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What Most People Misunderstand about the Magic of Surrender

How an age old teaching can transform your perspective in uncertain times

Surrender does not equate to inaction. Surrender is a deeply active and engaged process. It’s thrown around as commonly as concepts like light and shadow, personal empowerment, and collective consciousness, with little context as to what it truly means. Though it’s become a sort of spiritual buzzword over the last few decades, it stems from roots thousands of years old in the ancient philosophy of yoga. There surrender is named Ishvara Pranidhana.  Ishvara Pranidhana, what does this ancient, seemingly archaic perlocution mean? And how is it even acutely applicable, or relevant today? One might say, in this context it means surrender to God, the divine, the universe, or spirit. Let’s trace it back a bit further.

Ishvara Pranidhana is one of the five Niyamas, or personal ethics, that comprise the eight limbs of yoga. These 8 limbs are often referred to as steps on the Raja Yoga path associated with Ashtanga yoga, meaning 8-limbed. This is not the yoga of core power studios and 98 degree sweat lodges, no, this is the yoga of life, a philosophy of values, ethics, and invitations into greater awareness and deeper skills of perception of one’s experience and ultimately, of reality. 

How does this serve us during a global crisis? With all the sources of input and information right now, our ability to perceive with clarity is of the utmost importance to our mental and spiritual well being. As we sit inside our homes, we are faced with a certain thundering uncertainty – and so, we must sit with ourselves. Our hidden thoughts, emotions, ideas, positive and negative, in totality. Our instinctual inclination is to numb, distract, tune out, and engage in something that eases or soothes discomfort. There is absolutely a time and place for this. But what of the fact that we are ALL being asked to consider ourselves? 

As we are needfully and necessarily shut in, many are wishing for things to return to ‘the way things were’ and are actively awaiting the emergence of life as we knew it. *Cue the entrance of the title line – Surrender*. The truth is, we cannot expect things to return to the way they were, and more than that, it is naive to believe so. Surrender invites us not only to accept that we can only emerge from the current global happenings as different – it asks us to recognize and assimilate the fact that we have a role in how we emerge, individually and collectively. Surrender is the energy of full acceptance of what is and release of the grasp of what so many fiercely cling to.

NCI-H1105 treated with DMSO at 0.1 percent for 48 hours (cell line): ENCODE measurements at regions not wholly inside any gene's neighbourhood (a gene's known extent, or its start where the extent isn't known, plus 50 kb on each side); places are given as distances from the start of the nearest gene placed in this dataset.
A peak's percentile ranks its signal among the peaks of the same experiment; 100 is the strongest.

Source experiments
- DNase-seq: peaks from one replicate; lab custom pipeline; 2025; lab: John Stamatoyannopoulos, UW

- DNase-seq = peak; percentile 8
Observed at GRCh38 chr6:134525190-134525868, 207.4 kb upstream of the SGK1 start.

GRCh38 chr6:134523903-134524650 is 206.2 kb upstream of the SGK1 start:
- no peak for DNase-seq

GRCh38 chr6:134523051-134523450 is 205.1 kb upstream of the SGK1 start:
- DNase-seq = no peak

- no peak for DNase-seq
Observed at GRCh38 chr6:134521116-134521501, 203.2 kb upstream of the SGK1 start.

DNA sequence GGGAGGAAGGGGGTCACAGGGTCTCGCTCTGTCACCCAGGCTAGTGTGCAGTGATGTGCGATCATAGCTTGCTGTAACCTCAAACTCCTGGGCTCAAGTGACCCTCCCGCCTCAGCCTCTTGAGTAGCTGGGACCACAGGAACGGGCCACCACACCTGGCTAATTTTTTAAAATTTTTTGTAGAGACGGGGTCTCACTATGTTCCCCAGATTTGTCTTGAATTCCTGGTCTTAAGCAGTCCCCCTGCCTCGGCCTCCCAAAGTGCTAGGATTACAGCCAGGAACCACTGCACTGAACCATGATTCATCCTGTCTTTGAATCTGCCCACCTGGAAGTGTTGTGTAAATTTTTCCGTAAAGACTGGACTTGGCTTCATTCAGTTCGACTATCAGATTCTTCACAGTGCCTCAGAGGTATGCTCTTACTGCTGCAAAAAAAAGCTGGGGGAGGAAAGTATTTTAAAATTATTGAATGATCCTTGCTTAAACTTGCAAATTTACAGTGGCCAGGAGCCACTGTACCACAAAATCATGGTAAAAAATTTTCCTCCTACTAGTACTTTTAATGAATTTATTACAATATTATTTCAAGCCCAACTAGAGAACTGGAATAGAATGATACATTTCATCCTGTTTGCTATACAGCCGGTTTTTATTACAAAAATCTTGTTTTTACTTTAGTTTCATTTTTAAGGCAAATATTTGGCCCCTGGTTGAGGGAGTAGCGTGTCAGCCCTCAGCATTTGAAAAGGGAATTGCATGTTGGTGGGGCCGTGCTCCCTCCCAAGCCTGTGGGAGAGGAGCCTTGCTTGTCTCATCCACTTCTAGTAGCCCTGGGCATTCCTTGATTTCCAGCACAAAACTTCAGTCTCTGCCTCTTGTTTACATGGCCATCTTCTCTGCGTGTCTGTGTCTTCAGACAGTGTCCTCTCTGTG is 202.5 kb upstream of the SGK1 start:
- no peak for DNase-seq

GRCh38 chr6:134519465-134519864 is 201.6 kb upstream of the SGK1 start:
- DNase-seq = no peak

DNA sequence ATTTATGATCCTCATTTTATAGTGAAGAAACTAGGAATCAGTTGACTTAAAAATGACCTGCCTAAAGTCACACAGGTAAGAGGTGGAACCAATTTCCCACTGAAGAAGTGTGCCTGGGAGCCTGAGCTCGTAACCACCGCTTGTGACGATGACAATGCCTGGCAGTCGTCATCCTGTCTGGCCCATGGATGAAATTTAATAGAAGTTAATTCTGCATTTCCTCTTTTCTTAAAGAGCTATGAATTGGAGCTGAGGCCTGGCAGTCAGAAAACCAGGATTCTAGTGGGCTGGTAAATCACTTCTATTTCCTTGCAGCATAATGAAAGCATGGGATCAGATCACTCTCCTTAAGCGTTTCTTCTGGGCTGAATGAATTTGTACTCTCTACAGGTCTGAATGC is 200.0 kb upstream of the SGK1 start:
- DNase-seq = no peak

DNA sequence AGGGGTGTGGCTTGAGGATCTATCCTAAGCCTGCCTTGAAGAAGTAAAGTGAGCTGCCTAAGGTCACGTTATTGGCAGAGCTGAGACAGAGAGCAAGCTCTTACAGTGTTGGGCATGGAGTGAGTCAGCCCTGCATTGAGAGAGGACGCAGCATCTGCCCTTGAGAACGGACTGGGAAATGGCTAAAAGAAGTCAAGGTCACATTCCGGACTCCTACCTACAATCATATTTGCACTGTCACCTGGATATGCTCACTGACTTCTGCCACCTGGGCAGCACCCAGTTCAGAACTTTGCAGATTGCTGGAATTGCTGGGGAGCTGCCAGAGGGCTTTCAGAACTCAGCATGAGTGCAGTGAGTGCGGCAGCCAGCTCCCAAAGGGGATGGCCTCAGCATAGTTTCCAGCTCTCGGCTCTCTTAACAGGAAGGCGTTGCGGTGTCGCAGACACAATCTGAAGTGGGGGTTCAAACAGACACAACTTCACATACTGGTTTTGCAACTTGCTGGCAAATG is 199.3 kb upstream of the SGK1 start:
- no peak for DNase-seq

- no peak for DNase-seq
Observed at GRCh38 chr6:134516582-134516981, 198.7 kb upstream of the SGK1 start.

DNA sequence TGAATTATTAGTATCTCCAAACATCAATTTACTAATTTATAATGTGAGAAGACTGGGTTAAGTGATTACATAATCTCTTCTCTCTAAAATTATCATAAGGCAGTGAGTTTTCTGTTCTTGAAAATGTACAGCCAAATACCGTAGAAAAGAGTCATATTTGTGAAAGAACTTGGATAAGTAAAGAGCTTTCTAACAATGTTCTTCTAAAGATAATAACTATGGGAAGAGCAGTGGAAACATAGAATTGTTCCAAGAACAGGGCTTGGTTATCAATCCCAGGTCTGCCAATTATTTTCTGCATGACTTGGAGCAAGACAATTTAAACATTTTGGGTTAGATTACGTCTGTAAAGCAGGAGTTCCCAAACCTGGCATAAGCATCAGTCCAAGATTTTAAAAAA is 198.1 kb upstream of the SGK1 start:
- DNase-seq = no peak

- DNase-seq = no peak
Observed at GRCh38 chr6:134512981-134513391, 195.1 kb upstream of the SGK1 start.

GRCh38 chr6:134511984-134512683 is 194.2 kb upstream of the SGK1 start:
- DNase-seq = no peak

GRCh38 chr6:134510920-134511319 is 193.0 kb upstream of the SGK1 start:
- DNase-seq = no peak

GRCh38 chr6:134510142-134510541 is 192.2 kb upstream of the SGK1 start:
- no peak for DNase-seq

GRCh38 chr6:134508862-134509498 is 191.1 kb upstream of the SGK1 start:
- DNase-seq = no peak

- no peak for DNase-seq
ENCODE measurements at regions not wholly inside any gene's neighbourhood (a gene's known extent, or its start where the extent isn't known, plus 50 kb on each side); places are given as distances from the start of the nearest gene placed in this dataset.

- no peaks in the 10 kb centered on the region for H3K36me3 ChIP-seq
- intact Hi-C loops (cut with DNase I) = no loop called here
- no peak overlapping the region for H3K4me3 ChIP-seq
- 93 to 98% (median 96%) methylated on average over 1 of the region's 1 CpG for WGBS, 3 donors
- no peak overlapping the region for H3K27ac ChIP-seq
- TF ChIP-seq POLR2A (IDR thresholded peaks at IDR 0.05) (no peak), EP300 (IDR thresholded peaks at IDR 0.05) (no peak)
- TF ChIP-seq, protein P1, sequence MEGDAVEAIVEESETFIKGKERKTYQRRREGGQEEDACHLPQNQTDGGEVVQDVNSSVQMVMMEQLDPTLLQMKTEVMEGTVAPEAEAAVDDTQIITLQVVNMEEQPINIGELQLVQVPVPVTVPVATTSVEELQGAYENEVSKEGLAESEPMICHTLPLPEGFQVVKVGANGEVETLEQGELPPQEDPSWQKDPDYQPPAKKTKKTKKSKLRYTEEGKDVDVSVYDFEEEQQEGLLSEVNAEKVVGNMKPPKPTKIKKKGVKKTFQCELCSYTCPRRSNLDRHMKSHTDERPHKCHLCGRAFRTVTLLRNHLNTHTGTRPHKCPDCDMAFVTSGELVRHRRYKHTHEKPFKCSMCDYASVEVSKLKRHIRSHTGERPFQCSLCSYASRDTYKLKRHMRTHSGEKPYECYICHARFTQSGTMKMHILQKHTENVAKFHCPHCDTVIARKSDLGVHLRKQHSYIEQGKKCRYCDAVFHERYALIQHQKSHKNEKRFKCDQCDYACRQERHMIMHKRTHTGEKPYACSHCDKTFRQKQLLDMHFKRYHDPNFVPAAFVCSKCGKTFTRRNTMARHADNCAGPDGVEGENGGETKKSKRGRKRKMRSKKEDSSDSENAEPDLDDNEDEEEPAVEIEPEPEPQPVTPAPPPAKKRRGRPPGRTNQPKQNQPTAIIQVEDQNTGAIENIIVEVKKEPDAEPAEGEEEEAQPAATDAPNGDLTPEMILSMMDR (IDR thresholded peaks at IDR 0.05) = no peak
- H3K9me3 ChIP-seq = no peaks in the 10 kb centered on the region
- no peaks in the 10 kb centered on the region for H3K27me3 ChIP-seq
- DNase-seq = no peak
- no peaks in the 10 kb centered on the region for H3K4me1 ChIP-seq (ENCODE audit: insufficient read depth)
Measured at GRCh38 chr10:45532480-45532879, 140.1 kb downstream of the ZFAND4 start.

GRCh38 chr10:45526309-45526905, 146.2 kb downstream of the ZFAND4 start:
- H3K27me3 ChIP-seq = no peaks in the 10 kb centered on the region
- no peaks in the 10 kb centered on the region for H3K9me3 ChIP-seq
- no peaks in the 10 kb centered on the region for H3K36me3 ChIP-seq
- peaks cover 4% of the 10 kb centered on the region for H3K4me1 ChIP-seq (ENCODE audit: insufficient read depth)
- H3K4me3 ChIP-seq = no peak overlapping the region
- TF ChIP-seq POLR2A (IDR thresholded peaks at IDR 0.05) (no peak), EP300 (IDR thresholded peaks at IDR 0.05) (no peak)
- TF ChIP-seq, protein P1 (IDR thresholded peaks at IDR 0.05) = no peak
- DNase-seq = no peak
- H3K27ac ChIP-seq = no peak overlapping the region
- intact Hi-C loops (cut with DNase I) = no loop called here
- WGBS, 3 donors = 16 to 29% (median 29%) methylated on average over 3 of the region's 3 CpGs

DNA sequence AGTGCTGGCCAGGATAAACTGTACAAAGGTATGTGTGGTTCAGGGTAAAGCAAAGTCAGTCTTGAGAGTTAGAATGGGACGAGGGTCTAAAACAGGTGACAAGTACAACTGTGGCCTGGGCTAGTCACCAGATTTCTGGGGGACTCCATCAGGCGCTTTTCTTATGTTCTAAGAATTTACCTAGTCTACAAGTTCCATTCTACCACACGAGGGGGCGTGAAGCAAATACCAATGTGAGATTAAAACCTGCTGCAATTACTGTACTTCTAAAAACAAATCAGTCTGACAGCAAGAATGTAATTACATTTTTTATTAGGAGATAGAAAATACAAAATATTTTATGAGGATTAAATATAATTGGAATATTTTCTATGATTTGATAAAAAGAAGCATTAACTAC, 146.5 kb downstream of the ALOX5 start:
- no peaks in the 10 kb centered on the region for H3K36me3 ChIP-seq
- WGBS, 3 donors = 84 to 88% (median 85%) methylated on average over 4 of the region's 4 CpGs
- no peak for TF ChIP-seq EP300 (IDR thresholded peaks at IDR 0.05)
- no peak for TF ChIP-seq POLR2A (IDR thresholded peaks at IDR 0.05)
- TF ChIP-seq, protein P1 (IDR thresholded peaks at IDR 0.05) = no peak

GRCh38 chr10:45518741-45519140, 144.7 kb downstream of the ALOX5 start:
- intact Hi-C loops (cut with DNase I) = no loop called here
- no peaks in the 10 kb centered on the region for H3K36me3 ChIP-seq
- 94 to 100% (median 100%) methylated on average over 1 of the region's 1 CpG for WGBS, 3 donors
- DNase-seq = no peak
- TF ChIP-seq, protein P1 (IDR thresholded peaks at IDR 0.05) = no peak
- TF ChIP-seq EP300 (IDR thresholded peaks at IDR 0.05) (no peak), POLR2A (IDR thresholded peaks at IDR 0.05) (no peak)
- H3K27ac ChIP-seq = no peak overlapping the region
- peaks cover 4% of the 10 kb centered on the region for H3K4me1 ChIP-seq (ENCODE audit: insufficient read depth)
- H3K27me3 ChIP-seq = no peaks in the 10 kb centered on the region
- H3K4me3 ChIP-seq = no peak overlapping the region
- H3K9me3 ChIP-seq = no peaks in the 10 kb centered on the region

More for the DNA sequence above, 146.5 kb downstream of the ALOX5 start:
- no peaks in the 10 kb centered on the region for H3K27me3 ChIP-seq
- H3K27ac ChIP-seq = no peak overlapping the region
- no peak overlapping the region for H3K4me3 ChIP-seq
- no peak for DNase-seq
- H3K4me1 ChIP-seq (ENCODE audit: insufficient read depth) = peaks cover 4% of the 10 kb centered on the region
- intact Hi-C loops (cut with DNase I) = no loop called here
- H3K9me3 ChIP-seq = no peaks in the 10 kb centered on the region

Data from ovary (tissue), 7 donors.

Surrender is not inaction – it is an active process of dissolution – dissolution of false perceptions, untruths, programs that are no longer serving or protecting us. Surrender is allowing emotions to surface and finding spiritually mature ways to process, release, and assimilate them and the information they carry. Surrender is allowing ourselves to let go of outdated beliefs that are no longer useful and no longer offer us the protection they once did.

Allow me to offer lived example. In surfing, one of the least productive things a surfer can do when being tossed around in the ocean under a wave is to resist, to tense, to hold on. It will tire him or her out, send the nervous system into a state of panic, and can have grave repercussions. The best thing a surfer can do is surrender to the flow of the ocean, actively release and relax, and trust that they will surface, as they are attached to a board. The instinctual response for many is to tense, tighten, resist. To trust in something greater and more powerful feels utterly insane, and yet, it’s the quickest way back up to the surface. To trust that this collective shut-in is an opportunity to re-examine our inner lives and landscapes is the path of least resistance and most empowerment. 

In short, we are not only being asked to practice letting go of what has been, but to actively and consciously disengage, so that we may re engage with the unlimited potentiality of what can be next. So we can call upon our imagination and our deep inner wisdom to pull us back up to the surface and emerge with gratitude and a kind of doe-eyed wonder about what comes next.

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People look for retreats for themselves, in the country, by the coast, or in the hills . . . There is nowhere that a person can find a more peaceful and trouble-free retreat than in his own mind. . . . So constantly give yourself this retreat, and renew yourself.

- MARCUS AURELIUS

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